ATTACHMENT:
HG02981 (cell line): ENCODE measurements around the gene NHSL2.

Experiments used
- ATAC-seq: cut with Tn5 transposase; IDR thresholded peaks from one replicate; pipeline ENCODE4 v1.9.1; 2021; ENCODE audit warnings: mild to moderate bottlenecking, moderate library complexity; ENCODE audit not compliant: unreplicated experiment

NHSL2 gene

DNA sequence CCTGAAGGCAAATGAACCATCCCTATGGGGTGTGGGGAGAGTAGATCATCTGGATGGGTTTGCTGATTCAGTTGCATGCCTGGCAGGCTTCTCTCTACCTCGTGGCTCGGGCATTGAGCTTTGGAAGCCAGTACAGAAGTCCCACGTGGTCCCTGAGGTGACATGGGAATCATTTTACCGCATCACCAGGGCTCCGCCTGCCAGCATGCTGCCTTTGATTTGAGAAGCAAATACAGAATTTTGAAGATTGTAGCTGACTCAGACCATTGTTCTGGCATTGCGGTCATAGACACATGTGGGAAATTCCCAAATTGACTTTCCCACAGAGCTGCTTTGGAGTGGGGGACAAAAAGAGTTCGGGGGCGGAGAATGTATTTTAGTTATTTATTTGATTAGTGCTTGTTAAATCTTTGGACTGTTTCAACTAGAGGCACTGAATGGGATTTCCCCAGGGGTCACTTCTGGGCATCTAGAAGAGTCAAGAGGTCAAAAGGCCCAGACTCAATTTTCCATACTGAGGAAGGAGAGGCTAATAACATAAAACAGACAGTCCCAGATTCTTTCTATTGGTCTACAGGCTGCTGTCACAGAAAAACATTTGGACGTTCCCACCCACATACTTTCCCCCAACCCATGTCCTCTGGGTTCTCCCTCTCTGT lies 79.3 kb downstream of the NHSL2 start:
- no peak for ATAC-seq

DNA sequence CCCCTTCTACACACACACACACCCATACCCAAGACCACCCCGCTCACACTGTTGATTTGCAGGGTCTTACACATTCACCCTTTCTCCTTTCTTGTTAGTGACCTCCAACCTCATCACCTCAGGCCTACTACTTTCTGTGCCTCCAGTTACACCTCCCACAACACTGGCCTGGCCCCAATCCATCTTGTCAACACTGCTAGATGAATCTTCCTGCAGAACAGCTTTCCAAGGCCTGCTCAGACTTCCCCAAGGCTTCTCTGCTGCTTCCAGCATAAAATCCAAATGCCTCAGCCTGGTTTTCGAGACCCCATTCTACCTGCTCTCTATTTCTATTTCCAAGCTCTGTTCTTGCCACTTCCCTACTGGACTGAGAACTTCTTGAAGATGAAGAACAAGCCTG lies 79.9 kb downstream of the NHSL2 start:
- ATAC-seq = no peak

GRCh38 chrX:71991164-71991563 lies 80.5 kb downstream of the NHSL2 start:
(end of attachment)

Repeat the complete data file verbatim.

HG02981 (cell line): ENCODE measurements around the gene NHSL2.

Experiments used
- ATAC-seq: cut with Tn5 transposase; IDR thresholded peaks from one replicate; pipeline ENCODE4 v1.9.1; 2021; ENCODE audit warnings: mild to moderate bottlenecking, moderate library complexity; ENCODE audit not compliant: unreplicated experiment

NHSL2 gene

DNA sequence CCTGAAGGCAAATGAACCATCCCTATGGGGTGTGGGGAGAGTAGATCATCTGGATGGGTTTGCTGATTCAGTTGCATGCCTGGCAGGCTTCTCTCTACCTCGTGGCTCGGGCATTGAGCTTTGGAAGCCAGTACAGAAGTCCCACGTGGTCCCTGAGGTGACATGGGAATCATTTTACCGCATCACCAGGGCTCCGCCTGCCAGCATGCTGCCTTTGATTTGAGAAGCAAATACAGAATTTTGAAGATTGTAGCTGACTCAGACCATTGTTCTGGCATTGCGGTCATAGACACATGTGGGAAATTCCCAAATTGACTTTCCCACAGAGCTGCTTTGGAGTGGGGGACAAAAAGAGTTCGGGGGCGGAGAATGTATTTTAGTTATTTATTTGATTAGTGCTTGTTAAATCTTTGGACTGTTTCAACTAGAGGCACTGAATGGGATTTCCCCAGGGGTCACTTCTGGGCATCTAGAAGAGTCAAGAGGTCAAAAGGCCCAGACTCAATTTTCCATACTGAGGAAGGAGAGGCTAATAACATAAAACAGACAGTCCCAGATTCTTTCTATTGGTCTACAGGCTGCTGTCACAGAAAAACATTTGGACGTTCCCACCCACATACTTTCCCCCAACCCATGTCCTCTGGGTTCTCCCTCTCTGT lies 79.3 kb downstream of the NHSL2 start:
- no peak for ATAC-seq

DNA sequence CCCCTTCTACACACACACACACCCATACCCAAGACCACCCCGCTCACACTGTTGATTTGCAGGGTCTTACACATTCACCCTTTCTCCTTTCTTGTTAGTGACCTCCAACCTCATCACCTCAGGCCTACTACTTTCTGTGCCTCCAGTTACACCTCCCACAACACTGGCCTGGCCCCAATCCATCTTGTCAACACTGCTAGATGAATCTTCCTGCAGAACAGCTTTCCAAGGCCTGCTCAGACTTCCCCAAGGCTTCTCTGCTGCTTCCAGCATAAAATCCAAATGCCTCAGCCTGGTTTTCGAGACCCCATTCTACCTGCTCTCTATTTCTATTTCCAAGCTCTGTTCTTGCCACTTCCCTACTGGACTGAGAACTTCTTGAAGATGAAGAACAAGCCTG lies 79.9 kb downstream of the NHSL2 start:
- ATAC-seq = no peak

GRCh38 chrX:71991164-71991563 lies 80.5 kb downstream of the NHSL2 start: